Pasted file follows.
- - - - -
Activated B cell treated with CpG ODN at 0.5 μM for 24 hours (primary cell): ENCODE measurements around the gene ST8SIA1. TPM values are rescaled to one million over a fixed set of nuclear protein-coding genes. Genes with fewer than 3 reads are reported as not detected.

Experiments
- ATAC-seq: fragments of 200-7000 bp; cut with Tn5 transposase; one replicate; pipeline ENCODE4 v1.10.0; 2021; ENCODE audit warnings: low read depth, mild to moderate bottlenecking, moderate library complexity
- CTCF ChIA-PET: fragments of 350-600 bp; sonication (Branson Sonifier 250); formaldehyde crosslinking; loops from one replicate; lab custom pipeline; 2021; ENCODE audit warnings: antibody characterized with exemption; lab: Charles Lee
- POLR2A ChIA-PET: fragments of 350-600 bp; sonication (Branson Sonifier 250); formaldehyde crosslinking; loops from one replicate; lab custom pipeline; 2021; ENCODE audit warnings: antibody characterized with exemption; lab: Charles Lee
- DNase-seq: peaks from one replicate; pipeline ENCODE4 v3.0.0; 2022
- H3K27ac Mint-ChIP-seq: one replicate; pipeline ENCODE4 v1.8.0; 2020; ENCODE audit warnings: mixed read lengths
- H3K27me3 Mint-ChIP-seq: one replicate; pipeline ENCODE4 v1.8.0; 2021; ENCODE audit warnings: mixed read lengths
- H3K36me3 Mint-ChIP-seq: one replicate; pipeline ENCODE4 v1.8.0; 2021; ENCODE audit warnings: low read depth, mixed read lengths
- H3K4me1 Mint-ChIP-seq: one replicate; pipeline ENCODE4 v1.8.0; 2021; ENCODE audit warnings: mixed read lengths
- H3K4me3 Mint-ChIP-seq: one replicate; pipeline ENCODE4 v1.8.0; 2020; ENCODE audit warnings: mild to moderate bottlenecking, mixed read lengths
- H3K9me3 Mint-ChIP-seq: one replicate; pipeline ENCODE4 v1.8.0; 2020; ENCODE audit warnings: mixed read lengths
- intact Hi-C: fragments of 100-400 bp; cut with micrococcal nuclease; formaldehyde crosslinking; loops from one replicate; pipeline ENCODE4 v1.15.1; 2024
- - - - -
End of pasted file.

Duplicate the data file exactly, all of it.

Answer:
Activated B cell treated with CpG ODN at 0.5 μM for 24 hours (primary cell): ENCODE measurements around the gene ST8SIA1. TPM values are rescaled to one million over a fixed set of nuclear protein-coding genes. Genes with fewer than 3 reads are reported as not detected.

Experiments
- ATAC-seq: fragments of 200-7000 bp; cut with Tn5 transposase; one replicate; pipeline ENCODE4 v1.10.0; 2021; ENCODE audit warnings: low read depth, mild to moderate bottlenecking, moderate library complexity
- CTCF ChIA-PET: fragments of 350-600 bp; sonication (Branson Sonifier 250); formaldehyde crosslinking; loops from one replicate; lab custom pipeline; 2021; ENCODE audit warnings: antibody characterized with exemption; lab: Charles Lee
- POLR2A ChIA-PET: fragments of 350-600 bp; sonication (Branson Sonifier 250); formaldehyde crosslinking; loops from one replicate; lab custom pipeline; 2021; ENCODE audit warnings: antibody characterized with exemption; lab: Charles Lee
- DNase-seq: peaks from one replicate; pipeline ENCODE4 v3.0.0; 2022
- H3K27ac Mint-ChIP-seq: one replicate; pipeline ENCODE4 v1.8.0; 2020; ENCODE audit warnings: mixed read lengths
- H3K27me3 Mint-ChIP-seq: one replicate; pipeline ENCODE4 v1.8.0; 2021; ENCODE audit warnings: mixed read lengths
- H3K36me3 Mint-ChIP-seq: one replicate; pipeline ENCODE4 v1.8.0; 2021; ENCODE audit warnings: low read depth, mixed read lengths
- H3K4me1 Mint-ChIP-seq: one replicate; pipeline ENCODE4 v1.8.0; 2021; ENCODE audit warnings: mixed read lengths
- H3K4me3 Mint-ChIP-seq: one replicate; pipeline ENCODE4 v1.8.0; 2020; ENCODE audit warnings: mild to moderate bottlenecking, mixed read lengths
- H3K9me3 Mint-ChIP-seq: one replicate; pipeline ENCODE4 v1.8.0; 2020; ENCODE audit warnings: mixed read lengths
- intact Hi-C: fragments of 100-400 bp; cut with micrococcal nuclease; formaldehyde crosslinking; loops from one replicate; pipeline ENCODE4 v1.15.1; 2024